683 athletes representing 115 countries: we could not ask for a more impressive line-up of athletes to grace the tatami.

My day started with a walk through the warm-up area at 7.00 am.  The atmosphere was amazing.  Athletes in the zone were deep in thought, concentrating their mind on how their day was going to go.  I managed to speak to many coaches and all expressed the view that this was one of the strongest Paris Grand Slams ever and to take a medal here will be a fantastic result.

The harsh reality for many would be that they would have a day starting at 8.00 am and finishing at 8.05 am: a cruel truth that would be hard to contemplate when one considers the years, months, days and hours of effort that have been put into getting them here now.  To be out in the first round will be devastating.

It did not take long from the competition beginning to realise that we were going to witness a great day of world class Judo at its best.

At 48 kg Daria Bilodid once again demonstrated her elegant style of Judo, which she blends so well with that hard edged grit and determination that we have come to expect from this twice world champion.  On everyone’s mind was the impending final and whether Wakana Koga, Junior world champion, would be the first Japanese to challenge this amazing athlete. Sadly the answer was no. Daria, once again, demonstrated to the world that she is unstoppable. She scored in the opening minute of the final with soto maki-komi, leaving Koga very little opportunity to come back.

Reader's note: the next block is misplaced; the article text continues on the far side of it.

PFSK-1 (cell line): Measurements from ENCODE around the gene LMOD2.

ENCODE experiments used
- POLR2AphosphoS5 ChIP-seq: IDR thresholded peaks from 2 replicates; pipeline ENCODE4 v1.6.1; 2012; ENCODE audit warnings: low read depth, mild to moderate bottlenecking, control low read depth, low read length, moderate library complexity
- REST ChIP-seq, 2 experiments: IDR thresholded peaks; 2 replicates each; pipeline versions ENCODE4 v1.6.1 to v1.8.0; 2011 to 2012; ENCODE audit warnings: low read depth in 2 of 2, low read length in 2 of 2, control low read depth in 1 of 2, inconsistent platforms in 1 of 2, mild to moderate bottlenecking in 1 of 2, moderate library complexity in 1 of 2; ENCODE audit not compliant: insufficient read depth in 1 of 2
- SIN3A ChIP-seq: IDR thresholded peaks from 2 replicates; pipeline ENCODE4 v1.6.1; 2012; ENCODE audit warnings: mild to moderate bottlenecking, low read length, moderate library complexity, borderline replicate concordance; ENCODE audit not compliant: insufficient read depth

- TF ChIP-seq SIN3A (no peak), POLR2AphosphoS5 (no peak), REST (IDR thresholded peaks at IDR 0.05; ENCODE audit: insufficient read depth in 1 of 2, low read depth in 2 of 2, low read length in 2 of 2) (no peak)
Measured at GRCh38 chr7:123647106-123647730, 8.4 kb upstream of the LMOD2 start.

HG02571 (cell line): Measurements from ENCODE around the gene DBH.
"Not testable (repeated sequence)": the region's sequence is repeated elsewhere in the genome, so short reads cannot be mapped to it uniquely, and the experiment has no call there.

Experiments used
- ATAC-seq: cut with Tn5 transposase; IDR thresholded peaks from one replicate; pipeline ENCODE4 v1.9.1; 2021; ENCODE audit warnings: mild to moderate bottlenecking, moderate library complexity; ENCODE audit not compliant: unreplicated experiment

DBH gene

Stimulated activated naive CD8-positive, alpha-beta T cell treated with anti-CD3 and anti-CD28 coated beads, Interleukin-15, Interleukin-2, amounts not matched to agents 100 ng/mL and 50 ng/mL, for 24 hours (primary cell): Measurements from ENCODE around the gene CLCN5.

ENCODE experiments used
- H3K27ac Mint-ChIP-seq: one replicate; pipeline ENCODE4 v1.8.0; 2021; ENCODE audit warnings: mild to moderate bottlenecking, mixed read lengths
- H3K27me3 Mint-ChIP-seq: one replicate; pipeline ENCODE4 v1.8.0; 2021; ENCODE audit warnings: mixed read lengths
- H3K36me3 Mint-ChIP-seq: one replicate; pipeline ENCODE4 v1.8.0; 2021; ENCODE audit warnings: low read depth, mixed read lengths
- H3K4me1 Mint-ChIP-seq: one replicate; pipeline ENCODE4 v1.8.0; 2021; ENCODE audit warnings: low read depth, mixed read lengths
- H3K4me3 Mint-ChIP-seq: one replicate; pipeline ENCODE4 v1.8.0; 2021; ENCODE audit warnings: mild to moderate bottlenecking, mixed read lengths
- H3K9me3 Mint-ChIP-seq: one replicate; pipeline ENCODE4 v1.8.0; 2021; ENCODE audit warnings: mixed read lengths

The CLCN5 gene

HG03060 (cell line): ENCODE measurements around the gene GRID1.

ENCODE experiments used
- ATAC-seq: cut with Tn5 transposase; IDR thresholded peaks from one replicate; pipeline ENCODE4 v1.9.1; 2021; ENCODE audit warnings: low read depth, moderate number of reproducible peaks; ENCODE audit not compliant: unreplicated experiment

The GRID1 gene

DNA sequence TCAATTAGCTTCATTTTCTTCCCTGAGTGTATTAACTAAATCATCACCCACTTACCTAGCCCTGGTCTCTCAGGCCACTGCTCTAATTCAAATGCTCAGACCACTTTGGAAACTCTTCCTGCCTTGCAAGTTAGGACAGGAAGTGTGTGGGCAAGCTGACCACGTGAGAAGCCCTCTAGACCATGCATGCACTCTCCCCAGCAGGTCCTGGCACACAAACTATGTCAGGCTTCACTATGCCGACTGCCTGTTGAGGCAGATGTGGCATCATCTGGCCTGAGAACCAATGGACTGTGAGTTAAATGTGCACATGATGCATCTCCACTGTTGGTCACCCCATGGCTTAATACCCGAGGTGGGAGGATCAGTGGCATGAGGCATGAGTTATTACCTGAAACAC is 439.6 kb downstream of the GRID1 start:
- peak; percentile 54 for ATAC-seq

Throughout the day the quality of ne-waza was amazing and dominated just as much as the tachi-waza.

Georgii Zantaraia was an athlete who delivered a breadth of technical expertise on the ground, which was a delight to watch. His performance continued to the end, winning a bronze medal against his team mate Bogdan Iadov.

In some rounds the importance of having done your homework against your main rivals was very apparent and we saw some very impressive tactical wins that were perhaps, in the eyes of many, not exciting and enjoyable to watch, but in my opinion were very clever and professionally executed, sometimes achieving a win against a superior opponent .  A great example of this was between Ebinuma of Japan, three-time world champion and Ciloglu of Turkey, in the quarter final. It was a great win for Ciloglu, but who sadly fell at the next hurdle, against the 2017 world champion and eventual gold medalist of the day, Hashimoto of Japan. Ciloglu brushed himself down and clawed his way back, ending the day with a 5th place, defeated in the bronze medal match by Turaev of Uzbekistan.

Reflecting on the whole day’s techniques, we saw o-uchi gari, uchi-mata, koshi-guruma and ura-nage performered often.

For me a lasting memory of the tournament will surely be the final match of the day, the under 63 kg category final. World champion Clarisse Abegnenou took the gold medal for France, like the icing on the cake, much to the delight of this amazingly knowledgeable crowd.

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